Reasons to be cheerful, Part 3.1.4: “Get me rewrite!” How to revise the script of your life — writing yourself a happy ending.

A friend said this on the phone: “I’m sorry this is taking me so long. I’m really bad at computers.”

My reply: “Why would you say it that way?”


“I understand that you’re reporting on what you see as being a matter of fact. But why not say it this way: ‘Computers have been a challenge for me, but I find I’m getting better with experience.’ You’re telling the exact same truth, not misrepresenting anything. But by focusing on what you’re doing right, you’ll improve your future performance just by changing your attitude.”

I’m not talking about canned affirmations. I’m talking about the words you choose when you’re telling the unshaded truth about your life, your mind, your talents, your work, your relationships.

You can say: “I’m a lousy writer.” But you can be just as truthful by saying this instead: “It hasn’t been easy for me to improve my writing skills, but I’m finding that hard work is paying off for me.”

You can say: “I always get lost when I go someplace for the first time.” But it would be equally factual to say, “I find it beneficial to prepare carefully before I travel to an unfamiliar neighborhood.”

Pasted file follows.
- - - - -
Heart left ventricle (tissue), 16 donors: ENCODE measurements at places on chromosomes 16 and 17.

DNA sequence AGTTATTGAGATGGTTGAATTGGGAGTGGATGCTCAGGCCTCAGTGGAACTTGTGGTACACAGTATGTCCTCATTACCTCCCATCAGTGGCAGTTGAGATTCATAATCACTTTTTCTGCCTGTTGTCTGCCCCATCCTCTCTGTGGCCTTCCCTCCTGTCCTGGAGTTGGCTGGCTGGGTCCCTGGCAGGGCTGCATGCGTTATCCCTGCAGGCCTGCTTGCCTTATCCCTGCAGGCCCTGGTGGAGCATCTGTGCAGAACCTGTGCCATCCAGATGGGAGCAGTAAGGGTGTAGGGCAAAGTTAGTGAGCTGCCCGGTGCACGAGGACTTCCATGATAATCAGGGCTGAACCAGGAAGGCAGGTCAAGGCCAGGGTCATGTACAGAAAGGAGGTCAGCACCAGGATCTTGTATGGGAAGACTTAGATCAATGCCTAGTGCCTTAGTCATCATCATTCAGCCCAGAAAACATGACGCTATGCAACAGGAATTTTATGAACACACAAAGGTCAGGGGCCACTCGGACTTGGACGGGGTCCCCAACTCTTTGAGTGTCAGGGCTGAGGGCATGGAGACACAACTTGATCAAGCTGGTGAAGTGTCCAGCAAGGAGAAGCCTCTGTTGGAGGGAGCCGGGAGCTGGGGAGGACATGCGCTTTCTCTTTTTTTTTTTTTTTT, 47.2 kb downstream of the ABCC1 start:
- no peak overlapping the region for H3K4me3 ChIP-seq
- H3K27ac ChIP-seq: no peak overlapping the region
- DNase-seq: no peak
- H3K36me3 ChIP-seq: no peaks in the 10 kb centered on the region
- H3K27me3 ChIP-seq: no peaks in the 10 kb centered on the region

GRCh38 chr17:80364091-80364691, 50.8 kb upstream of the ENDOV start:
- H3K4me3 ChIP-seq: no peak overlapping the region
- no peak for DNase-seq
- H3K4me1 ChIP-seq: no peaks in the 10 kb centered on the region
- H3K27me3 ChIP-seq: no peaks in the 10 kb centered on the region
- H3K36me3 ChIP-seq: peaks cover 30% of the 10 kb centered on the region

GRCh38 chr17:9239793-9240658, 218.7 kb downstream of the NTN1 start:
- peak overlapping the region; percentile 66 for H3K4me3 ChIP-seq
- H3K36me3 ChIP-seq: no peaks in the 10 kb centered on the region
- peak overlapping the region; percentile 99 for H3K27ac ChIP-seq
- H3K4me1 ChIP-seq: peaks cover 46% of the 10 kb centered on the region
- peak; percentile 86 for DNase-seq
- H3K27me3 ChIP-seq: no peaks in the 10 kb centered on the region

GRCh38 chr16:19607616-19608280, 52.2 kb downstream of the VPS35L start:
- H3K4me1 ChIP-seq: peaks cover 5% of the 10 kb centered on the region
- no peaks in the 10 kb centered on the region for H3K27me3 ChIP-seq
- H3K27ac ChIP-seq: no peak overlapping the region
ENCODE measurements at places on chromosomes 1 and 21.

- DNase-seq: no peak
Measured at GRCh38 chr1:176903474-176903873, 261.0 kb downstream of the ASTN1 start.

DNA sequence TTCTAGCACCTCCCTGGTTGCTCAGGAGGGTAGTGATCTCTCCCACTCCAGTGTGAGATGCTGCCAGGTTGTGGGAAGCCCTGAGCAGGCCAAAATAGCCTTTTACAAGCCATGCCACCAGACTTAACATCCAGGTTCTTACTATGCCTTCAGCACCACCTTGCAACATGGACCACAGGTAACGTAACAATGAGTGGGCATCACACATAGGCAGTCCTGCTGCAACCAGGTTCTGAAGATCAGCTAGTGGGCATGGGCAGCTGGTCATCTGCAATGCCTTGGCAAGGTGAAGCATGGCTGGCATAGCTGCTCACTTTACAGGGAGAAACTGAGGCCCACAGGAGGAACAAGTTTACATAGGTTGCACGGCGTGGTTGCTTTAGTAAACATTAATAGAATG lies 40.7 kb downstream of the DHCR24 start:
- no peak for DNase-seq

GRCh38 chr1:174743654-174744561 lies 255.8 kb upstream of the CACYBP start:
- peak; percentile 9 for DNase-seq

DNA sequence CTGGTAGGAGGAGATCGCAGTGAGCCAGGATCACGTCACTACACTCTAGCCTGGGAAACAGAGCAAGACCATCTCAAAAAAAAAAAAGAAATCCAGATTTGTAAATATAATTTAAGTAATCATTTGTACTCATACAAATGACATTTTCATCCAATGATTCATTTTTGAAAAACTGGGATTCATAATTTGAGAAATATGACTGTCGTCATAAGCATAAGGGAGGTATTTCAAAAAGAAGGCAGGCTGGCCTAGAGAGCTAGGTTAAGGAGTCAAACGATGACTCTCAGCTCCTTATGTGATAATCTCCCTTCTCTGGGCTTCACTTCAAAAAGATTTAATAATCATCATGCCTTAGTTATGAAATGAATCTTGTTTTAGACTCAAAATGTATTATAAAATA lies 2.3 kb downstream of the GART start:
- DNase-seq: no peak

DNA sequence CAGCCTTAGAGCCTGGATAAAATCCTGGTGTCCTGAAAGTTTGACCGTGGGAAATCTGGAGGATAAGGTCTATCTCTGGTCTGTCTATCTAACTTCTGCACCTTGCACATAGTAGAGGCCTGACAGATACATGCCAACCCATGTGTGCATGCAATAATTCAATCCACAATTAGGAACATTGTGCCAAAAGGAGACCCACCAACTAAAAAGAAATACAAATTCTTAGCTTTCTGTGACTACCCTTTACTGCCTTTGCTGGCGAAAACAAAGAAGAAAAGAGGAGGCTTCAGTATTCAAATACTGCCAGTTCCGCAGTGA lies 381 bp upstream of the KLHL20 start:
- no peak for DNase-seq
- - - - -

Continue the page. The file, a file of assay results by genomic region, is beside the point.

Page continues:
You can say: “I’ll probably lose.” But you would be no less honest to say, “I just might win.”

The statements you make about yourself might seem to you to be statements of fact at the time you are making them. But whatever truth there might be in those expressions right now, you are also writing the script for your future. Saying “I’ll probably lose” is functionally equivalent to saying “I’ll never win.” If you don’t mean to say that you can never, ever get anything right, then stop telling these brutal lies about yourself.

If you invert those expressions instead — concentrating on everything you get right, not everything you get wrong — by that one simple change of habit you will rewrite the script of your future. There’s no telling how high you can rise, once you stop putting yourself down, but, at a minimum, you will write yourself a much happier ending.

Here’s what I say: I’m working very hard to change the world for the better — for myself, for my family and friends, and for everyone. Here is how you can help: Stop telling those awful lies about your life, and start telling beautiful truths instead.

Reasons to be cheerful
Reasons to be cheerful: Defying the specter of ugly fates.

Manifest your own destiny: You say you want a revolution? Yeah, well anyone can piss and moan about how bad everything is. If you want things to change, I’m making a stout effort to show you how to achieve revolutionary change — from the inside out. But your own efforts at self-improvement will bear sweeter fruit sooner if you share what you’re learning with other people who love to live. You’ve never heard anything like this before. Why would you hoard it to yourself?

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